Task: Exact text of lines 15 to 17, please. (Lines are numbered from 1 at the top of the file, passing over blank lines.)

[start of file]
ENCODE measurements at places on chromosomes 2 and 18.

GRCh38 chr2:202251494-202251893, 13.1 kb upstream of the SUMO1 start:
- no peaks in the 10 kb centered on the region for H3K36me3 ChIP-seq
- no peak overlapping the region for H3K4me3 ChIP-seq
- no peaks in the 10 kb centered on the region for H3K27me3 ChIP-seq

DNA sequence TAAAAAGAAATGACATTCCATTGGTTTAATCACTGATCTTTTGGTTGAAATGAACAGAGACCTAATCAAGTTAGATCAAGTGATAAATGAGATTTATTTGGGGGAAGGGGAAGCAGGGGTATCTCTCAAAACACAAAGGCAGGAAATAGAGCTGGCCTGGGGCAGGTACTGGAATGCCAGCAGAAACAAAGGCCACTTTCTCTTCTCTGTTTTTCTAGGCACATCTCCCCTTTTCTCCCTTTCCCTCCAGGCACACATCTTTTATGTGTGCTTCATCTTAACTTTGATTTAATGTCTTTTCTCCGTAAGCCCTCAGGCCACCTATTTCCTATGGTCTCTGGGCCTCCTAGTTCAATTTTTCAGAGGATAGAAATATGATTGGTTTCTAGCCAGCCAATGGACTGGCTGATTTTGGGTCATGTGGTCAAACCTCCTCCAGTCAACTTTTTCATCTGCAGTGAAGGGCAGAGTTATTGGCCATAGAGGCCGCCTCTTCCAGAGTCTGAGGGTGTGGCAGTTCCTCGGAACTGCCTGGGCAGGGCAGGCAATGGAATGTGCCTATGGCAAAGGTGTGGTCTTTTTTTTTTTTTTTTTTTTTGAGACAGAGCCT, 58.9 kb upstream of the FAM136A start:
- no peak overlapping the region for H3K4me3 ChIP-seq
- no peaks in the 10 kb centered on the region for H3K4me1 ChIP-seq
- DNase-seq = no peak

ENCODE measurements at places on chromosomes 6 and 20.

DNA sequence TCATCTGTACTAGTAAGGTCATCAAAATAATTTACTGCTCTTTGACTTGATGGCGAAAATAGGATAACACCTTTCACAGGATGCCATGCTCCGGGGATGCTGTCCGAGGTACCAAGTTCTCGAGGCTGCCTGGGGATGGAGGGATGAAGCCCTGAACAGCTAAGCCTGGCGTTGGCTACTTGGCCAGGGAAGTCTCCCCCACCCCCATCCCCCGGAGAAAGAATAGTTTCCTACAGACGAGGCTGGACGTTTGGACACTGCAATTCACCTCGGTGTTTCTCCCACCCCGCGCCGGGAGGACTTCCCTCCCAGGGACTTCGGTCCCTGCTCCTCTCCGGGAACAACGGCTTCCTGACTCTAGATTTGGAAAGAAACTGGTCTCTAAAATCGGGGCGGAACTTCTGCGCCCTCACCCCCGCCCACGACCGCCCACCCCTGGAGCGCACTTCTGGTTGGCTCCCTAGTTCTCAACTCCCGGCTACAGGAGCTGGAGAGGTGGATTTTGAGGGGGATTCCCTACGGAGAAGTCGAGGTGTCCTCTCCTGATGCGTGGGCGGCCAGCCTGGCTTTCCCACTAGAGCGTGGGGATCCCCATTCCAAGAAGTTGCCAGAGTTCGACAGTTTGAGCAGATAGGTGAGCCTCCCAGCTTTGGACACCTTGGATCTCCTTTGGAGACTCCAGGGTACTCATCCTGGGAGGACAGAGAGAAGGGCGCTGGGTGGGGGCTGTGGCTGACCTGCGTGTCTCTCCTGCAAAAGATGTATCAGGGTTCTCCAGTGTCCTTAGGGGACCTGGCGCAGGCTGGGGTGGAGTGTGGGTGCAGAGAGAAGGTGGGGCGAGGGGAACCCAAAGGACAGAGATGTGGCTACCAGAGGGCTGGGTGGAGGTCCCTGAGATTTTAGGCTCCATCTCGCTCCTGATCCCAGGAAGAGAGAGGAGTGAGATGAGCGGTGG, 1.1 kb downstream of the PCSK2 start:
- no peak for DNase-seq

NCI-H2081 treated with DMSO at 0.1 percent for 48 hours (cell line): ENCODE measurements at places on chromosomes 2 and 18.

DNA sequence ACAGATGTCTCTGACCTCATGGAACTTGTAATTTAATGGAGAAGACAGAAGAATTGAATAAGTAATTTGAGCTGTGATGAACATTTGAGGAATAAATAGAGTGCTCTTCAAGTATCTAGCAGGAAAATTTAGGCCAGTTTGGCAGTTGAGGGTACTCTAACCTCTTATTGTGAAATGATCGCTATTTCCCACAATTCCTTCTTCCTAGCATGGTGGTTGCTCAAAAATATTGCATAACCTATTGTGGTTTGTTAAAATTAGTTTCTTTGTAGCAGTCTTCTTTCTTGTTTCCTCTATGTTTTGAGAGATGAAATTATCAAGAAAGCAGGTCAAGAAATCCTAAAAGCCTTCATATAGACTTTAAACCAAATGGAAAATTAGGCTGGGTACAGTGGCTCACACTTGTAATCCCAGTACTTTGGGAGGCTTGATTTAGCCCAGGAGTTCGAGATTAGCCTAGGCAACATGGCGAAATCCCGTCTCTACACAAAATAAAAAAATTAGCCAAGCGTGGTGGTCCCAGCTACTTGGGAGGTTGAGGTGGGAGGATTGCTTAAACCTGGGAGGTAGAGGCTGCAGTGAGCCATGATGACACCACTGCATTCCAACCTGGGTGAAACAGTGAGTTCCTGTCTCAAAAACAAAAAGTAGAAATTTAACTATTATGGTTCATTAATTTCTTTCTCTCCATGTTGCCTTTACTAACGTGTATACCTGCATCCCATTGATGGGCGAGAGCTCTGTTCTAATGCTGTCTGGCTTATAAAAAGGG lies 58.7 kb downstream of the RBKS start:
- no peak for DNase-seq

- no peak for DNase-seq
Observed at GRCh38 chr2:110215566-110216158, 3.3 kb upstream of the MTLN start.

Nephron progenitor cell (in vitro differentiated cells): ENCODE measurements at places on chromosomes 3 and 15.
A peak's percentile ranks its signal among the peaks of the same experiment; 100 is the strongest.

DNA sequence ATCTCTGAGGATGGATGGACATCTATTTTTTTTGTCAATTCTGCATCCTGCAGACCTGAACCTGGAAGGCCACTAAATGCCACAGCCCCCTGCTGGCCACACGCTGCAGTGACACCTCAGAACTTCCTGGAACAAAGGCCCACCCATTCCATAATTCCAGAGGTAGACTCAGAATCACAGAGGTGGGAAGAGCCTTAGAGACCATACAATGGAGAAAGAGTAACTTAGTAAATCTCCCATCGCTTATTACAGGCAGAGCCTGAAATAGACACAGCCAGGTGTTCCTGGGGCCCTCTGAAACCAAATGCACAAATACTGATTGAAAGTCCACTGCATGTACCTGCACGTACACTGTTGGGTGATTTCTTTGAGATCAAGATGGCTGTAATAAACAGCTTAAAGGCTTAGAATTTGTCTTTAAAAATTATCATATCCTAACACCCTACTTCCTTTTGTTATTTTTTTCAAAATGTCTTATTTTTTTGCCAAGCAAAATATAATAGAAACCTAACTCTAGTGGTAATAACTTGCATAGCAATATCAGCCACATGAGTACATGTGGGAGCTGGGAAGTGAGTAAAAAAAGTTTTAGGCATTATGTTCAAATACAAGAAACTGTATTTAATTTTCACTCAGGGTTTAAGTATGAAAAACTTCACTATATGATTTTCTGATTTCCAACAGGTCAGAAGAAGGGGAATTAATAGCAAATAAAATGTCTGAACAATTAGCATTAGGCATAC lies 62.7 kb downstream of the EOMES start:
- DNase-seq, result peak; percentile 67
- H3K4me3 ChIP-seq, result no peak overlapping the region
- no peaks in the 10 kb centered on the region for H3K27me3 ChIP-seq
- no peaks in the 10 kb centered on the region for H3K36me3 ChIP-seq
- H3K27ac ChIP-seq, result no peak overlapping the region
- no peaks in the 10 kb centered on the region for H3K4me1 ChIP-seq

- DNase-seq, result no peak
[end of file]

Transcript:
- no peak for DNase-seq

- no peak for DNase-seq
Observed at GRCh38 chr2:110215566-110216158, 3.3 kb upstream of the MTLN start.